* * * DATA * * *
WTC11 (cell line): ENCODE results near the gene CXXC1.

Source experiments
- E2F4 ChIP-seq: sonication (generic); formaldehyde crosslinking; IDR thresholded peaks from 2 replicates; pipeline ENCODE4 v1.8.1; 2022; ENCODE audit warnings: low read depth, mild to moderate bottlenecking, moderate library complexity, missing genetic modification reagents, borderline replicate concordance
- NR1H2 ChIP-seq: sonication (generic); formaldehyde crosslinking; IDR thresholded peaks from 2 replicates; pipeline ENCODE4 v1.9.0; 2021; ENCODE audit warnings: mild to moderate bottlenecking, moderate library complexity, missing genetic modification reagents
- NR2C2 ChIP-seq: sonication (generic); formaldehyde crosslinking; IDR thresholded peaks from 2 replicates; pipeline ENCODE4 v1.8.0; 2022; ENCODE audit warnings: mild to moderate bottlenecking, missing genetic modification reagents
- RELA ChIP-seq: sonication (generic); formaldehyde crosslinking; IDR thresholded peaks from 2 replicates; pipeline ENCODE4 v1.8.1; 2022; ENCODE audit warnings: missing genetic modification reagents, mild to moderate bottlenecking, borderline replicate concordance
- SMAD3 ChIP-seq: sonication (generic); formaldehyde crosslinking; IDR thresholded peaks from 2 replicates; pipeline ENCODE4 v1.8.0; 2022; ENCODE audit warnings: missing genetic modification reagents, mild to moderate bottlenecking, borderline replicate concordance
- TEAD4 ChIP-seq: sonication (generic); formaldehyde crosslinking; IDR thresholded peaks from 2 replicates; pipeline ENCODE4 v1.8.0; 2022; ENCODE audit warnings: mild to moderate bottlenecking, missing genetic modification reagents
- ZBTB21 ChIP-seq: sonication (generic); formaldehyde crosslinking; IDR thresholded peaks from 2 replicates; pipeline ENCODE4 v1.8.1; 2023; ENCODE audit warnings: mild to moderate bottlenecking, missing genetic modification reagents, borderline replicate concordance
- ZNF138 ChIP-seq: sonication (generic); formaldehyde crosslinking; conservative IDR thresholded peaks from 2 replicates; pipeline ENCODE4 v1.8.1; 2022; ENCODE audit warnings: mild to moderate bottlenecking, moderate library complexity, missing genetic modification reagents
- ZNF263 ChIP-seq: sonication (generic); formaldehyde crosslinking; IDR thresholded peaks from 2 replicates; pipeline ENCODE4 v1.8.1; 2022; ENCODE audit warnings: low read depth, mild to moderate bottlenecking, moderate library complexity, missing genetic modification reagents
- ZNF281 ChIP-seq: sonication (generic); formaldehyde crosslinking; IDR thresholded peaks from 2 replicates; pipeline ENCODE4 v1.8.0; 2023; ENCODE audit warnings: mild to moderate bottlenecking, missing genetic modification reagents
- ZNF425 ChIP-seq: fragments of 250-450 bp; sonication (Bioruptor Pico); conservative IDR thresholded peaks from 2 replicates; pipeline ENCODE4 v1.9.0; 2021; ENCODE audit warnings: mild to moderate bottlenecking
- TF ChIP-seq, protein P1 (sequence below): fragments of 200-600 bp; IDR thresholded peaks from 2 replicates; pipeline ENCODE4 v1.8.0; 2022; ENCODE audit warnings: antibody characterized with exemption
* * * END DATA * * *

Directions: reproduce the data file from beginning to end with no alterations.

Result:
WTC11 (cell line): ENCODE results near the gene CXXC1.

Source experiments
- E2F4 ChIP-seq: sonication (generic); formaldehyde crosslinking; IDR thresholded peaks from 2 replicates; pipeline ENCODE4 v1.8.1; 2022; ENCODE audit warnings: low read depth, mild to moderate bottlenecking, moderate library complexity, missing genetic modification reagents, borderline replicate concordance
- NR1H2 ChIP-seq: sonication (generic); formaldehyde crosslinking; IDR thresholded peaks from 2 replicates; pipeline ENCODE4 v1.9.0; 2021; ENCODE audit warnings: mild to moderate bottlenecking, moderate library complexity, missing genetic modification reagents
- NR2C2 ChIP-seq: sonication (generic); formaldehyde crosslinking; IDR thresholded peaks from 2 replicates; pipeline ENCODE4 v1.8.0; 2022; ENCODE audit warnings: mild to moderate bottlenecking, missing genetic modification reagents
- RELA ChIP-seq: sonication (generic); formaldehyde crosslinking; IDR thresholded peaks from 2 replicates; pipeline ENCODE4 v1.8.1; 2022; ENCODE audit warnings: missing genetic modification reagents, mild to moderate bottlenecking, borderline replicate concordance
- SMAD3 ChIP-seq: sonication (generic); formaldehyde crosslinking; IDR thresholded peaks from 2 replicates; pipeline ENCODE4 v1.8.0; 2022; ENCODE audit warnings: missing genetic modification reagents, mild to moderate bottlenecking, borderline replicate concordance
- TEAD4 ChIP-seq: sonication (generic); formaldehyde crosslinking; IDR thresholded peaks from 2 replicates; pipeline ENCODE4 v1.8.0; 2022; ENCODE audit warnings: mild to moderate bottlenecking, missing genetic modification reagents
- ZBTB21 ChIP-seq: sonication (generic); formaldehyde crosslinking; IDR thresholded peaks from 2 replicates; pipeline ENCODE4 v1.8.1; 2023; ENCODE audit warnings: mild to moderate bottlenecking, missing genetic modification reagents, borderline replicate concordance
- ZNF138 ChIP-seq: sonication (generic); formaldehyde crosslinking; conservative IDR thresholded peaks from 2 replicates; pipeline ENCODE4 v1.8.1; 2022; ENCODE audit warnings: mild to moderate bottlenecking, moderate library complexity, missing genetic modification reagents
- ZNF263 ChIP-seq: sonication (generic); formaldehyde crosslinking; IDR thresholded peaks from 2 replicates; pipeline ENCODE4 v1.8.1; 2022; ENCODE audit warnings: low read depth, mild to moderate bottlenecking, moderate library complexity, missing genetic modification reagents
- ZNF281 ChIP-seq: sonication (generic); formaldehyde crosslinking; IDR thresholded peaks from 2 replicates; pipeline ENCODE4 v1.8.0; 2023; ENCODE audit warnings: mild to moderate bottlenecking, missing genetic modification reagents
- ZNF425 ChIP-seq: fragments of 250-450 bp; sonication (Bioruptor Pico); conservative IDR thresholded peaks from 2 replicates; pipeline ENCODE4 v1.9.0; 2021; ENCODE audit warnings: mild to moderate bottlenecking
- TF ChIP-seq, protein P1 (sequence below): fragments of 200-600 bp; IDR thresholded peaks from 2 replicates; pipeline ENCODE4 v1.8.0; 2022; ENCODE audit warnings: antibody characterized with exemption